In Verrem II.1.49-51

But after he arrived in Asia,—why should I enumerate the dinners, the suppers, the horses, and the presents which marked that progress? I am not going to say anything against Verres for everyday crimes. I say that he carried off by force some most beautiful statues from Chios; also from Erythrae; also from Halicarnassus. From Tenedos (I pass over the money which he seized) he carried off Tenes himself, who among the Tenedians is considered a most holy god, who is said to have founded that city, after whose name it is called Tenedos. This very Tenes, I say, most admirably wrought, which you have seen before now in the assembly, he carried off amid the great lamentations of the city. But that storming of that most ancient and most noble temple of the Samian Juno, how grievous was it to the Samians! how bitter to all Asia! how notorious to all men! how notorious to every one of you! And when ambassadors had come from Samos into Asia to Caius Nero, to complain of this attack on that temple, they received for answer, that complaints of that sort, which concerned a lieutenant of the Roman people, ought not to be brought before the praetor, but must be carried to Rome. What pictures did he carry off from thence; what statues! which I saw lately in his house, when I went thither for the sake of sealing[5]it up. And where are those statues now, O Verres? I mean those which I lately saw in your house against every pillar, and also in every space between two pillars, and actually arranged in the grove in the open air? Why were those things left at your house, as long as you thought that another praetor, with the other judges whom you expected to have substituted in the room of these, was to sit in judgment upon your? But when you saw that we preferred suiting the convenience of our own witnesses rather than your convenience as to time, you left not one statue in your house except two which were in the middle of it, and which were themselves stolen from Samos. Did you not think that I would summon your most intimate friends to give evidence of this matter, who had often been at your house, and ask of them whether they knew that statues were there which were not?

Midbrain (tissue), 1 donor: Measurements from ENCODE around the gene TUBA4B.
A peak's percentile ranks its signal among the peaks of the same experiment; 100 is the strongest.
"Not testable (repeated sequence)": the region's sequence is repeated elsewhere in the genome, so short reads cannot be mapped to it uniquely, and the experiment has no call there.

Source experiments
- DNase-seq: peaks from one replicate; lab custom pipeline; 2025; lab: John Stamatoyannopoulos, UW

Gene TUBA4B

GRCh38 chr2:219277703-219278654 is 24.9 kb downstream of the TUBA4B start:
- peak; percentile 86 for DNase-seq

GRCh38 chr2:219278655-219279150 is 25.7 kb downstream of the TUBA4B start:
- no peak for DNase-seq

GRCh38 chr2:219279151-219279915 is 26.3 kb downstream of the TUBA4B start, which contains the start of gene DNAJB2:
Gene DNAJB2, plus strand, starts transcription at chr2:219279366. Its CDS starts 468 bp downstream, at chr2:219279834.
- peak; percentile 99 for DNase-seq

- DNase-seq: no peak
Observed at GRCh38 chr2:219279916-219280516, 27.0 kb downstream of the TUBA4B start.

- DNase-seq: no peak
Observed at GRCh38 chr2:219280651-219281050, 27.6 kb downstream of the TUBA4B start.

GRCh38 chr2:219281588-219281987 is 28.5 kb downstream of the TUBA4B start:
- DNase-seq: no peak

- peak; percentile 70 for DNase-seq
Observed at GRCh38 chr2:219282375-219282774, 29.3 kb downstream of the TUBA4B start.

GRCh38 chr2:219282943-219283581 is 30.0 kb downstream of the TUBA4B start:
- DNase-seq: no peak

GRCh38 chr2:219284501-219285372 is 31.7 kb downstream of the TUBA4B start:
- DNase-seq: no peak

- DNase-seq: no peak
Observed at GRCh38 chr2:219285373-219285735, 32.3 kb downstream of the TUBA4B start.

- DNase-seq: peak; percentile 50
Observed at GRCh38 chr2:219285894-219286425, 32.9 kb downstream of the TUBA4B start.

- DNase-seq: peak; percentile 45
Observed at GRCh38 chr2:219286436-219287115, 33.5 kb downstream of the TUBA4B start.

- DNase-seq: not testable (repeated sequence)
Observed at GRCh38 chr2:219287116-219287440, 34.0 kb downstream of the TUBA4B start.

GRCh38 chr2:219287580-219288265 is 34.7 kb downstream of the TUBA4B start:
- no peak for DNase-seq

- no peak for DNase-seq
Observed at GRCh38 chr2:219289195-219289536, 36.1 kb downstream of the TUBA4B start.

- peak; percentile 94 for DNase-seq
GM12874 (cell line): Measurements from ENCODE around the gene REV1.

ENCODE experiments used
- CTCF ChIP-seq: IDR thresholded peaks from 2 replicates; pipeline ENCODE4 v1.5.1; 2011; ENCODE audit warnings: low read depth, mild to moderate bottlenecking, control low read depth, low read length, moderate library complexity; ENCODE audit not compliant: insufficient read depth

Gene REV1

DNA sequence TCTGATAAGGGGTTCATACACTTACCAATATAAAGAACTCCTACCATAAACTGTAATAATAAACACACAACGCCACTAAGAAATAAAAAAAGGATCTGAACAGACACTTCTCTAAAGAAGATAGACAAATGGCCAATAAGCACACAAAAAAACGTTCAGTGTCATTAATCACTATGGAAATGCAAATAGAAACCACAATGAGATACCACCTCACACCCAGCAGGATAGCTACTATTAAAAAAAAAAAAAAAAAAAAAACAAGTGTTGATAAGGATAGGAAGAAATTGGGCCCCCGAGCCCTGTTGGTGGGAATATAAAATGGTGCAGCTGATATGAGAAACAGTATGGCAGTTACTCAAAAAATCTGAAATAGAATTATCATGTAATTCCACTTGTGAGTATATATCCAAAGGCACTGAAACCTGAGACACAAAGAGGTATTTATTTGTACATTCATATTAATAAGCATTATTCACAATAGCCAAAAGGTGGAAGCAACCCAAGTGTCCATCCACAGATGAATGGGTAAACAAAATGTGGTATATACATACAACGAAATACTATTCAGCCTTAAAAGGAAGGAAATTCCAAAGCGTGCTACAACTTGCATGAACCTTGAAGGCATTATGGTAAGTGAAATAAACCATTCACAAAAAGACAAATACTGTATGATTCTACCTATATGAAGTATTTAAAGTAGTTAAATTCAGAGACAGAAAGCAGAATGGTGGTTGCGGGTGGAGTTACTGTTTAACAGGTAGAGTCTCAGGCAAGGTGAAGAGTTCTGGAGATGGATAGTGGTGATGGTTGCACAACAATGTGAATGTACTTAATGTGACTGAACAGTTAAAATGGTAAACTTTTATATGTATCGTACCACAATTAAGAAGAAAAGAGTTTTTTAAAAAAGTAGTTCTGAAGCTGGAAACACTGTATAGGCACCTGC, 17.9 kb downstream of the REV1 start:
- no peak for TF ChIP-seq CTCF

In Verrem II.2, 1-3

Many things, O judges, must be necessarily passed over by me, in order that I may be able at last to speak in some manner of those matters which have been entrusted to my good faith. For I have undertaken the cause of Sicily; that is the province which has tempted me to this business. But when I took upon myself this burden, and undertook the cause of Sicily, in my mind I embraced a wider range, for I took upon myself also the cause of my whole order—I took upon myself the cause of the Roman people; because I thought that in that case alone could a just decision be come to, if not only a wicked criminal was brought up, but if at the same time a diligent and firm accuser came before the court. On which account I must the sooner come to the cause of Sicily omitting all mention of his other thefts and iniquities, in order that I may be able to handle it while my strength is yet unimpaired, and that I may have time enough to dilate fully on the business. And before I begin to speak of the distresses of Sicily, it seems to me that I ought to say a little of the dignity and antiquity of that province, and of the advantage which it is to us. For as you ought to have a careful regard for all the allies and provinces, so especially ought you to have a regard for Sicily, O judges, for many, and those the greatest, reasons: First, because of all foreign nations Sicily was the first who joined herself to the friendship and alliance of the Roman people. She was the first to be called a province; and the provinces are a great ornament to the empire. She was the first who taught our ancestors how glorious a thing it was to rule over foreign nations. She alone has displayed such good faith and such good will towards the Roman people, that the states of that island which have once come into our alliance have never revolted afterwards, but many of them, and those the most illustrious of them, have remained firm to our friendship for ever. Therefore our ancestors made their first strides to dominion over Africa from this province. Nor would the mighty power of Carthage so soon have fallen, if Sicily had not been open to us, both as a granary to supply us with corn, and as a harbour for our fleets.